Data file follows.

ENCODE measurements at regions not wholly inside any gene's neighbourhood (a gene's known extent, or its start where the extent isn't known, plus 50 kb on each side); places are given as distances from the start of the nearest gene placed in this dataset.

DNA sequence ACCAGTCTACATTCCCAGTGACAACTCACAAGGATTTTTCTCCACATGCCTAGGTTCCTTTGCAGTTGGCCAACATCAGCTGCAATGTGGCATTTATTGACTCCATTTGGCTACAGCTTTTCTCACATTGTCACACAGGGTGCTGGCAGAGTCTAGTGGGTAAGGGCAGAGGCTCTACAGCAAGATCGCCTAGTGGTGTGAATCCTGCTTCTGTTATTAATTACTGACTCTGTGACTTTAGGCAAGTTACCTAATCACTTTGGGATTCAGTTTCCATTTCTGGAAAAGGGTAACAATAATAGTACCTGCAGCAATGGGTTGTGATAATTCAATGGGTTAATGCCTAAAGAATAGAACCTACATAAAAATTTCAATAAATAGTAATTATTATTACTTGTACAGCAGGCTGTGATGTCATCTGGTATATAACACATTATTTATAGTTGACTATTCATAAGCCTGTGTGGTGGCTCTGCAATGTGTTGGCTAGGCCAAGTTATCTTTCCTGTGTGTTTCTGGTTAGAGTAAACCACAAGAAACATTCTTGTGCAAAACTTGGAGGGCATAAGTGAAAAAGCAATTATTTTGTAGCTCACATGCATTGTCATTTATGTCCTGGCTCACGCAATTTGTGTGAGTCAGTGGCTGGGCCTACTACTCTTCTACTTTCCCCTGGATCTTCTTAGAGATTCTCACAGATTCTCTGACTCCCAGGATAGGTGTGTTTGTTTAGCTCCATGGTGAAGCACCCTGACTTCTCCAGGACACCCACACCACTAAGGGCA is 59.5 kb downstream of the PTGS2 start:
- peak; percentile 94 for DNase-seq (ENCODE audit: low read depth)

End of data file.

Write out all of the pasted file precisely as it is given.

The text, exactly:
ENCODE measurements at regions not wholly inside any gene's neighbourhood (a gene's known extent, or its start where the extent isn't known, plus 50 kb on each side); places are given as distances from the start of the nearest gene placed in this dataset.

DNA sequence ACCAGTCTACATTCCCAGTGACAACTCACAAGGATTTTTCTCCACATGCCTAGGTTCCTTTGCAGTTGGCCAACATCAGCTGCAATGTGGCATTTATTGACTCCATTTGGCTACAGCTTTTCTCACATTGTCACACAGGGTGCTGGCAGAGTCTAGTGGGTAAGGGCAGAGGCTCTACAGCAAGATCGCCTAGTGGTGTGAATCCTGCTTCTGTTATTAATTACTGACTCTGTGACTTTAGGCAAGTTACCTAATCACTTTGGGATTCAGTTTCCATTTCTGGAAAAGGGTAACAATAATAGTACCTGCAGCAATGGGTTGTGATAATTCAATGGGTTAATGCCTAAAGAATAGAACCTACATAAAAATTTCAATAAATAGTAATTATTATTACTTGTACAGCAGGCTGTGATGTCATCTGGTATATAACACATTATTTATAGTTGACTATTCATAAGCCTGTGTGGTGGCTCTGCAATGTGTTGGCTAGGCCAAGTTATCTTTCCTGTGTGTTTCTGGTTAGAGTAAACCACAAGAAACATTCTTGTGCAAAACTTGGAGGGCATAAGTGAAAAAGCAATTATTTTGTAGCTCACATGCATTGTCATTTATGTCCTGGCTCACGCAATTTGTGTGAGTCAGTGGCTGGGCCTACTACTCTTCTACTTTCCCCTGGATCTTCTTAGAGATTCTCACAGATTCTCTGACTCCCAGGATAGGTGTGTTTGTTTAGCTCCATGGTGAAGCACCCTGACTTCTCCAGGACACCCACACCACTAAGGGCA is 59.5 kb downstream of the PTGS2 start:
- peak; percentile 94 for DNase-seq (ENCODE audit: low read depth)